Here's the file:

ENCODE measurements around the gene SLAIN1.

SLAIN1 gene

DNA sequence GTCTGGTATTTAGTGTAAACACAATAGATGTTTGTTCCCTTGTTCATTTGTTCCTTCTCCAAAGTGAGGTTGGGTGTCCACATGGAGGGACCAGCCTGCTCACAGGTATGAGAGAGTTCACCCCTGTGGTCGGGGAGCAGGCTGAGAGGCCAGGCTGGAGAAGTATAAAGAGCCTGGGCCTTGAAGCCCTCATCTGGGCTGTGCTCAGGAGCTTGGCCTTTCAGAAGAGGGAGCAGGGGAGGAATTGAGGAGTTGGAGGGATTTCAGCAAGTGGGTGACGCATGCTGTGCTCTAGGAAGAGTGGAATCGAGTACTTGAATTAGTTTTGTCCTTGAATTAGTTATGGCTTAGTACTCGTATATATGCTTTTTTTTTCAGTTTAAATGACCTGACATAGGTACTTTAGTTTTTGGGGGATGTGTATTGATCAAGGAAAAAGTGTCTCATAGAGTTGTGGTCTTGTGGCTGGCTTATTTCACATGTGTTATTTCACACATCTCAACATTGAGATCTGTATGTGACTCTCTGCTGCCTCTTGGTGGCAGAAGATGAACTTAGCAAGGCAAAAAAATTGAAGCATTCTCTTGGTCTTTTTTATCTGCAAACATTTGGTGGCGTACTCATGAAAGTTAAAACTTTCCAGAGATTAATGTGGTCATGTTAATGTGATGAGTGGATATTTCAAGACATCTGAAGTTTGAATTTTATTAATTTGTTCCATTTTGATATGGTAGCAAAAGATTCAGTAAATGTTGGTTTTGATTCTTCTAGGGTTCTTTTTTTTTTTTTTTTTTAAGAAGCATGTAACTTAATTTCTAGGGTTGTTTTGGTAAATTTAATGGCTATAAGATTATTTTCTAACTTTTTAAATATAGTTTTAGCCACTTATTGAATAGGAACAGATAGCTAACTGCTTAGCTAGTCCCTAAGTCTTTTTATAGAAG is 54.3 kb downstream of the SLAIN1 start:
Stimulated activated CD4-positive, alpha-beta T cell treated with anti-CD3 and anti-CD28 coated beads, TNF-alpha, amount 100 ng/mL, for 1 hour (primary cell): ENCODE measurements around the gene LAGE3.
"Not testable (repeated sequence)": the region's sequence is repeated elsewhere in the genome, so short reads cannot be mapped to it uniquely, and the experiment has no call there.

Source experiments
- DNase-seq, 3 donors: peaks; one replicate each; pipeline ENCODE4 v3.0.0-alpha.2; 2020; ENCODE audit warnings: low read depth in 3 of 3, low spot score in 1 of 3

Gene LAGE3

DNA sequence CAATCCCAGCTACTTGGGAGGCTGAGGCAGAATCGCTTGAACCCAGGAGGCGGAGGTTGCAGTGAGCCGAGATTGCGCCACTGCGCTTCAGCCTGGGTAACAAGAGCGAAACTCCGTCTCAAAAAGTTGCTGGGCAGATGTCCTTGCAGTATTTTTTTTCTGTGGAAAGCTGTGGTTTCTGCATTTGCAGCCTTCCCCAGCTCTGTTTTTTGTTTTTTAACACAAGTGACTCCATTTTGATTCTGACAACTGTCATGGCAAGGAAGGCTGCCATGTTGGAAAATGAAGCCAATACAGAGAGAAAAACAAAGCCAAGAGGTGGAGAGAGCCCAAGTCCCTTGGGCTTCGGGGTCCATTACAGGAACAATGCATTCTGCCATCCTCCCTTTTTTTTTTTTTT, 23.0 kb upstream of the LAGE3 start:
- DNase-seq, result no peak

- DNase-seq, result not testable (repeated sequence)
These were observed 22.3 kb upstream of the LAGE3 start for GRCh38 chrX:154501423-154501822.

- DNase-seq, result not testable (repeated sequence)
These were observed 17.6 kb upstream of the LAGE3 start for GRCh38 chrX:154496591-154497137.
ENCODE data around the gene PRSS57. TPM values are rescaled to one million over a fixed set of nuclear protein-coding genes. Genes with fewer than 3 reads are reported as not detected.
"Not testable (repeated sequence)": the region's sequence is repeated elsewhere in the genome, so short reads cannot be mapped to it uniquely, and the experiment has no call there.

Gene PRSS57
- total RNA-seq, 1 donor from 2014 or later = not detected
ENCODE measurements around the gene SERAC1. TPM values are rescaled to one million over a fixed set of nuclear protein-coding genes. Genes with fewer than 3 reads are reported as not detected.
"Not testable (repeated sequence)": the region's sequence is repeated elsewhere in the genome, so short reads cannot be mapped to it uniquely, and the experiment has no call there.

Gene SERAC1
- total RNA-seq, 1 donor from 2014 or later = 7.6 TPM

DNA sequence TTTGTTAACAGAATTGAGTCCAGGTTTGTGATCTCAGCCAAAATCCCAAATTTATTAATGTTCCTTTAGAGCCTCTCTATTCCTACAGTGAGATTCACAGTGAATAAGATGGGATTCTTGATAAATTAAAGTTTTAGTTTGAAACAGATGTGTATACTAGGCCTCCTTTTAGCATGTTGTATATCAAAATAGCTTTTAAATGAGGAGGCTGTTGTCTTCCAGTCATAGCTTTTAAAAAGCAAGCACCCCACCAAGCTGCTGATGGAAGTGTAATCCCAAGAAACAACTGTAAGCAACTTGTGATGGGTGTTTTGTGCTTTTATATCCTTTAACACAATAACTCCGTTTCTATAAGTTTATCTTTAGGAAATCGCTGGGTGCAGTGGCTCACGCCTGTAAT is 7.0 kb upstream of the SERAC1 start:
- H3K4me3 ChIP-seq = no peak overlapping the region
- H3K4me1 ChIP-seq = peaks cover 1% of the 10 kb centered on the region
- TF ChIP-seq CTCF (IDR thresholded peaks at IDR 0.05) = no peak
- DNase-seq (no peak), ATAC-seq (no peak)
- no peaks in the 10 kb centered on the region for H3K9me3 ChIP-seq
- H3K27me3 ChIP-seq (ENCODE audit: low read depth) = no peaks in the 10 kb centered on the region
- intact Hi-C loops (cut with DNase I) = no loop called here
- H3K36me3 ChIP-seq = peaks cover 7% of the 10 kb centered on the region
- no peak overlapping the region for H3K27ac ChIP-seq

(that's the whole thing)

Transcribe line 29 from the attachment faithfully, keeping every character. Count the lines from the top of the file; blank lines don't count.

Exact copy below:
- H3K27me3 ChIP-seq (ENCODE audit: low read depth) = no peaks in the 10 kb centered on the region